APRIL is a notoriously unpredictable month as far as the weather is concerned, although there is an argument that every month is becoming unpredictable, reports seasonal ranger JIM JENKINS.

After the fantastic Bank Holiday weekend that we experienced here at Llyn Brenig, we were hoping that the weather would settle down and we would start to enjoy some nice balmy spring-like days.

However, the weather turned really cold during the week, particularly in the morning, and by the weekend Storm Hannah had arrived with a vengeance wreaking havoc along her way.

I think as the storm was blowing in from the west, Llyn Brenig escaped the worst of it, but the damage had been done in terms of the number of fishermen coming to the Brenig as they had looked at the forecast and decided that discretion was the better part of valour and stayed home.

The change in the weather and the cooler temperatures tended to keep the fish quite low in the water and quite far off the bank.

As a result, the bank fishermen had a disadvantage over those in the boats, but even the boat fishermen didn’t find it easy.

The week’s rod average stood at 3.9 fish per angler, which was a very healthy average considering the somewhat difficult conditions at times.

I do, however, always think that the rod average can be misleading as it depends on a number of variables, the most obvious one is whether you are fishing from the bank or a boat and the other one is how long you fish for.

Some fishermen will fish from early morning until late evening, whereas others may only have a few hours of fishing.

Now tell me who, statistically, is liable to catch the most fish?

What the rod average does tell you, though, is that fish are being caught and it does give you an indicator of the trends over a period of time.

Now, the catch returns make for far more interesting reading and give us all sorts of information, so keep them coming in and feel free to make any comments that you like as I can assure you that they are all read with interest.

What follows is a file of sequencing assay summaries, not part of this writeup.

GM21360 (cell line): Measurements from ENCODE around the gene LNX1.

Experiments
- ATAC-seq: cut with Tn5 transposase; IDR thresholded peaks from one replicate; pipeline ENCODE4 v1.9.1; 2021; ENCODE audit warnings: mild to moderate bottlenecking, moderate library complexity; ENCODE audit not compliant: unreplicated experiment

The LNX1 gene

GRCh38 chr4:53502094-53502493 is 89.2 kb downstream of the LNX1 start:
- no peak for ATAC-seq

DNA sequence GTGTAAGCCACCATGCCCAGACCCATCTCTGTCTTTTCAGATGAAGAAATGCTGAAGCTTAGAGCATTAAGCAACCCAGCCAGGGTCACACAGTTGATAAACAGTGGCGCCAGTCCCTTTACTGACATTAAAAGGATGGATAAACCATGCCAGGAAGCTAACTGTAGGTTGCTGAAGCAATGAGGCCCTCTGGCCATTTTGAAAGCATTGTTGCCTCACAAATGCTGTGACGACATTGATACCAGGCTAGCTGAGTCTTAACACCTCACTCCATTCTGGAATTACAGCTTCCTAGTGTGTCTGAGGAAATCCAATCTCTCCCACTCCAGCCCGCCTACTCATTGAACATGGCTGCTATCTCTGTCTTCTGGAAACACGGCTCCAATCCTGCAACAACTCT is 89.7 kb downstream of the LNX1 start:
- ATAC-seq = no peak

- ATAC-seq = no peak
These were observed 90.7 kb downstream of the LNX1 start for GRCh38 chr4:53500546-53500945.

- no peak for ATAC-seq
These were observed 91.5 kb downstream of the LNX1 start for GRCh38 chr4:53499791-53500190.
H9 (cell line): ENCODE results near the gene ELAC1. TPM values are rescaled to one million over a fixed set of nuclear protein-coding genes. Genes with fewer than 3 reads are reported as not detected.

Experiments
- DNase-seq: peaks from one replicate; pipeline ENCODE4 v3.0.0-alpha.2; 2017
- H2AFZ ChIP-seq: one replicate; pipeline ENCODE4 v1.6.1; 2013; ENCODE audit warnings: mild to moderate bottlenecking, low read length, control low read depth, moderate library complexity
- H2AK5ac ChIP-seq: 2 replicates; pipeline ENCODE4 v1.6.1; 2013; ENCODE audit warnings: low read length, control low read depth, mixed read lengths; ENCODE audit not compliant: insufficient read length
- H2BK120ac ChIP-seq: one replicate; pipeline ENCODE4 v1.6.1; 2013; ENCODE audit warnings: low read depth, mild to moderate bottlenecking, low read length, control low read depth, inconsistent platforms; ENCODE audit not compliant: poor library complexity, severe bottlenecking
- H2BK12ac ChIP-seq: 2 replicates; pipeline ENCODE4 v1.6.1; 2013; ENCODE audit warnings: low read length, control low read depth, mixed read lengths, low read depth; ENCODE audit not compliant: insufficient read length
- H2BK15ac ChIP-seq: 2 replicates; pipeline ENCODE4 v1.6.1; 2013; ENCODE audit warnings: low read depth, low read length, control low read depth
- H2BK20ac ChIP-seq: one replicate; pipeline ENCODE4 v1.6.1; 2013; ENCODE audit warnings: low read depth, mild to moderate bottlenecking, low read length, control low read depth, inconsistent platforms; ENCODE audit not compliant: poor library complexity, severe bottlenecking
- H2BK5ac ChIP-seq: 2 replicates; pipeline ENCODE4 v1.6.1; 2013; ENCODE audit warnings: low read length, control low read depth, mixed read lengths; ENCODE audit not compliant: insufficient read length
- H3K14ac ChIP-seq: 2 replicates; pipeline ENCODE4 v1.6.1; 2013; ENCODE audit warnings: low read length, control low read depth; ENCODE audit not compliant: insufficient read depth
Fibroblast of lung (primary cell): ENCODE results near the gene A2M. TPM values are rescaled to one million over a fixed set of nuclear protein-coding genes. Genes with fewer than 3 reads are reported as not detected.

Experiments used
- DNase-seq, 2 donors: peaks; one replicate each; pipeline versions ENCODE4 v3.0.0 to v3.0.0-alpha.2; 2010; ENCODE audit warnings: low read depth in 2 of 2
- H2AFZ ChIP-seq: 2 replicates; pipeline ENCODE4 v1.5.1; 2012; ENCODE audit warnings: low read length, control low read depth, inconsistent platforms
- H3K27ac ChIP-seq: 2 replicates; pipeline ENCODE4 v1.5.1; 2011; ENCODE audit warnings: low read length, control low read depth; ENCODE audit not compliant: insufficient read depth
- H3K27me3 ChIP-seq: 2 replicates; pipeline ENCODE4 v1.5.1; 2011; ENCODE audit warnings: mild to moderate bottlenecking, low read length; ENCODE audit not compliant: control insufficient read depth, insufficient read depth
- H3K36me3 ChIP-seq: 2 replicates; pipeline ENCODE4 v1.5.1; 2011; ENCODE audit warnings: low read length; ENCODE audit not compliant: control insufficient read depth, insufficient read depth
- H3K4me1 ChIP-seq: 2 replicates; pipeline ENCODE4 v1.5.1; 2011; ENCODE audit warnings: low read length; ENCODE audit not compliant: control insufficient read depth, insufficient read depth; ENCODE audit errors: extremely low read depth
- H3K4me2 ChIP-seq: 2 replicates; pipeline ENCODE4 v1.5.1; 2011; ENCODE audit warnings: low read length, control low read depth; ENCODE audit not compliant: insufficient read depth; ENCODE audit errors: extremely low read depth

We would also appreciate any photographs of the fish that you have caught.

The catch return draw was made during the week and the winner of a free boat for the day was P Carrington, from Holyhead.

Although fishermen may have been struggling a little in terms of the number of fish being caught (although in my book anything over one is a bonus), there can be no question that there were some fantastic fish caught in terms of size.

At the start of the week, our very own ranger Paul Lonsdale was optimistic that his lovely 3lbs 8ozs rainbow would be the biggest fish of the week, but then G Thomas caught a lovely 4lbs 8ozs.

However, he was surpassed by Mick Reade, who caught a 5lbs 10ozs rainbow near to the tower.

Surely this would be the biggest fish of the week?

But no, hold the front page, as Simon Davies, from Bodfari, landed a magnificent 10lbs Rainbow on a size 12 damsel on the top dropper using a floating line and fishing off the bank at the ring of stones.

The biggest bag of the week was claimed by Ivor Jones, from Llanrwst, who recorded a bag of 13lbs 12ozs.

The top flies during the week were buzzers, cat's whiskers, black and green muddler, black pennel, damsel, cormorant and various blobs and boobies.

The hot spots for boats have been tower bay, the visitors' centre and sailing club bay.

Bank Anglers have had success in sailing club bay, Hafod Lom and the ring of stones.

Don’t forget about the Llyn Brenig ladies' day on Saturday, May 11. It will take place from 10am until 4pm and will include tuition on fly tying, casting, rod set up, boat safety and a trip to the fish farm - all for £15.

There are limited places, so please book through the fishing shop.

Tight Lines.